Saturday, February 25, 2012

Teaching My Daughter About Modesty

Just as a reminder, my daughter is 5.  She'll be 6 in a few months, so she isn't at the age when most people talk about teaching their daughters modesty.  But it's something that's been on my mind since she was four.
When my daughter was four, I had my third child.  When I was healed enough to exercise again I started doing a free DVD I had gotten through Special K cereal.  The workouts were great.  They were challenging and I could feel results, but one thing really bothered me.  The title of the DVD was "Get Swimsuit Ready." and throughout the DVD, the instructor tlaks about doing things that will make you look good in your swimsuit, or if you need inspiration, think of your favorite swimsuit and looking great in it.  That is a huge demotivater for me, because two months after having my third baby, I sure didn't want to picture myself in a swimsuit, and also, my husband and I have always told out kids that we exercise to be healthy and strong, so we don't hurt our backs when we pick things up and so we can run and play without getting too tired.  I would only watch the DVD after my kids were in bed because my daughter remembers everything she hears on a TV and I didn't want the message of "exercise just so you can look good when you hardly have anything on" to stick with her.  Eventually, I stopped watching it all together. 
Then some kind friends gave my daughter some of their daughter's cloths that she had grown out of.  One of them was a halter top dress that plunged VERY low.  At first we told her she could only wear it around the house, but then she'd usually change because she said it wasn't very modest.  Eventually, when she wasn't looking, I got rid of it and she hasn't missed it.
We also talked about being modest, my daughter and my three year old son will now tell me when they see an immodest woman, weather it be on TV or in person (and they say it very loud).  My daughter can tell me exactly how said woman is being immodest, weather it's she's showing her back and her tummy and she needs longer shorts, or she's just in her underwear (they say this all the time in the summer when people go into the store with bikini tops and short shorts).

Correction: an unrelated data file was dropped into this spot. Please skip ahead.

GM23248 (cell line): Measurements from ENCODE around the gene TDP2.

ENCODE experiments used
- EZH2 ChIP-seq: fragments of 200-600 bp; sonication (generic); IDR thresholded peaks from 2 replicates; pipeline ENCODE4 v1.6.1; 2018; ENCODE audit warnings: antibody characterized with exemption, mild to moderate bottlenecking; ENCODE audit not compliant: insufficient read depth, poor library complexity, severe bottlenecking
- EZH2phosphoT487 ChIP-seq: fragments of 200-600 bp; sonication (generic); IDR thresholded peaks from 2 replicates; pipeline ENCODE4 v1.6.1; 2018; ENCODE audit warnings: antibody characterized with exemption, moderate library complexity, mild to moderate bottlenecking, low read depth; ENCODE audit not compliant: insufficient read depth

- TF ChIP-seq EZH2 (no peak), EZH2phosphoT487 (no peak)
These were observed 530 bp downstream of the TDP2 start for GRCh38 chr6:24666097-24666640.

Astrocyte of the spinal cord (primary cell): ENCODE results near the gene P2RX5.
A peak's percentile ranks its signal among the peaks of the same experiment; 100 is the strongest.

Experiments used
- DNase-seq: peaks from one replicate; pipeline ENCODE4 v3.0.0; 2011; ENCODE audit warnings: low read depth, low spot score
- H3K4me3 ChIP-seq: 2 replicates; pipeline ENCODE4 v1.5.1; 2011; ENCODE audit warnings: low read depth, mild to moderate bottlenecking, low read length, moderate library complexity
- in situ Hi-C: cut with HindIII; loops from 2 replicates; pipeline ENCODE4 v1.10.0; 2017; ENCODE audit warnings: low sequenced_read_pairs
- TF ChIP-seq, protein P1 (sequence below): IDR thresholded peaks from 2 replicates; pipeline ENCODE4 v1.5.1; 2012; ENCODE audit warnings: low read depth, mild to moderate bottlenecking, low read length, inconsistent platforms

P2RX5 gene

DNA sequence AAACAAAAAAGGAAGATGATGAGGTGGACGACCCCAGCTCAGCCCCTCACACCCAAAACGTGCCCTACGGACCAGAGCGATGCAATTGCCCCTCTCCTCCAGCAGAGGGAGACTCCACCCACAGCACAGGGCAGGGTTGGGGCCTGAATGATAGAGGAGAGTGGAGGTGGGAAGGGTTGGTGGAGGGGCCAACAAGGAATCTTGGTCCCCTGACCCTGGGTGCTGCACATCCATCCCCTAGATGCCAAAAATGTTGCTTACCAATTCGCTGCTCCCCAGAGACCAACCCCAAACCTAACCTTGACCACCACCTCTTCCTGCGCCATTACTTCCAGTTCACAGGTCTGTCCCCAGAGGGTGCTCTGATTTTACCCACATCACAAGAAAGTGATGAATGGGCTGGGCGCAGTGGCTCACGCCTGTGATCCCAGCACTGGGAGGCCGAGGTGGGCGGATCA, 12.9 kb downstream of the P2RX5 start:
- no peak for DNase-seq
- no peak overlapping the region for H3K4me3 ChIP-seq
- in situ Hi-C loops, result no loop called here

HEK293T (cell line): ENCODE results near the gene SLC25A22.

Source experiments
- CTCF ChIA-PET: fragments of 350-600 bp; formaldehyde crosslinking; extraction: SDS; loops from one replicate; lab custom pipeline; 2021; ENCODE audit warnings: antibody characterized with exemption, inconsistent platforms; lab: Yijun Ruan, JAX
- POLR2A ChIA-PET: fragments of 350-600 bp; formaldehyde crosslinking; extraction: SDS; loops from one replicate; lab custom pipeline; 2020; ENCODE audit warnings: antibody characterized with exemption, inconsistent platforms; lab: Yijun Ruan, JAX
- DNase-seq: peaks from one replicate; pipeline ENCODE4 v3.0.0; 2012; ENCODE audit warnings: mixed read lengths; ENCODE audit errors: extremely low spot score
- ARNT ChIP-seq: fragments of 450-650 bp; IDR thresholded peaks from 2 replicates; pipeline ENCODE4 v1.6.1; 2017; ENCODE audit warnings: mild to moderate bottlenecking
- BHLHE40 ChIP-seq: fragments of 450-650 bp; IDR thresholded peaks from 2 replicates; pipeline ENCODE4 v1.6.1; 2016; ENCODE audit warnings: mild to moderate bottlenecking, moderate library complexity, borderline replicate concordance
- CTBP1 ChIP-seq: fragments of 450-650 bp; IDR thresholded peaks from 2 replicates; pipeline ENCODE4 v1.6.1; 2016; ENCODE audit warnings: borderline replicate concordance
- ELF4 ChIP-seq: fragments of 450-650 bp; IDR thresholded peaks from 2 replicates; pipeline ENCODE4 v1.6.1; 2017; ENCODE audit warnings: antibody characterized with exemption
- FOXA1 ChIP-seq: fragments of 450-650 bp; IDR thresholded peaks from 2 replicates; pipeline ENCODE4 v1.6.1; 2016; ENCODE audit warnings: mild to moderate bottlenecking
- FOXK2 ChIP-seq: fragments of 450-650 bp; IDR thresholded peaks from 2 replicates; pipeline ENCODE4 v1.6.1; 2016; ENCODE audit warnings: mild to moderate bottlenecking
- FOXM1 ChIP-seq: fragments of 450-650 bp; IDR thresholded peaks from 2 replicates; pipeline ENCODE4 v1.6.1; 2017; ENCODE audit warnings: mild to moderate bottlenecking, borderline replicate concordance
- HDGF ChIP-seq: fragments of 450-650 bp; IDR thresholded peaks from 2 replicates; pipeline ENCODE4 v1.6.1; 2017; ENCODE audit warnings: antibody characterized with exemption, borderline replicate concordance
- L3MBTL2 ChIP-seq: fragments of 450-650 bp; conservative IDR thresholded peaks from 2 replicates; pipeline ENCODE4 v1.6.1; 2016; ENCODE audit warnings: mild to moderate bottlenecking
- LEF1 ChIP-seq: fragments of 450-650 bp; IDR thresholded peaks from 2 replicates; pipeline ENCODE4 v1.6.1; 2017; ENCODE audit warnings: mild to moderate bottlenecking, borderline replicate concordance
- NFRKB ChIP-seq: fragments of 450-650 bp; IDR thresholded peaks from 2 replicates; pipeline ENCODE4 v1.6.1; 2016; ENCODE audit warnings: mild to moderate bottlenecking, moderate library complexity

In many regards, i do feel like we're doing a good job with our kids, teaching them about modesty, and I dress modestly.  Or do I?
I always wear sleeves and at least knee length skirts and shorts, but I have fairly long legs, and a ghetto booty that'll make any dress ride up in the back if I'm not careful, so that's something that I need to make sure I watch.  I've also noticed that I have a dress, which is very flattering, but ti's a V-neck that crosses at the point of the V and I've found myself constantly having to adjust it to be sure nothing's showing.  This has become even more interesting with the things that are enhanced in early pregnancy.  I don't want the fact that mommy constantly had to fiddle with her dress to keep herself completely covered to stand out in her mind.  Looks like it's time to break out the needle nad thread so I can keep that dress from separating anymore.

I know these things may seem small, but I try to be constantly improving, though it seems like sometimes I'm decreasing in at least one thing.  Anyway, as a youth I felt like modestly was easy and I didn't yearn to show off my body or anything.  But hen I got to thinking, what if my daughter, and someday maybe daughters don't feel like that when they're in their teens.  I guess it helps that my mother was always modest in dress, as well as in actions (i.e. not boastful or puffed up), so I hope that I'm being as good of an example to my daughter.  I want her to live a happy, chaste, and virtuous life.  To be able to say at any point in her young adulthood, hey, I'm going to marry this wonderful man in the temple and I don't have to go through any serious repentance first!  Woo-hoo!

I know the challenges will increase as she gets older, but we're trying to start her off right, so she doesn't view her body as a sexual object, but is happy and confident in who she is.

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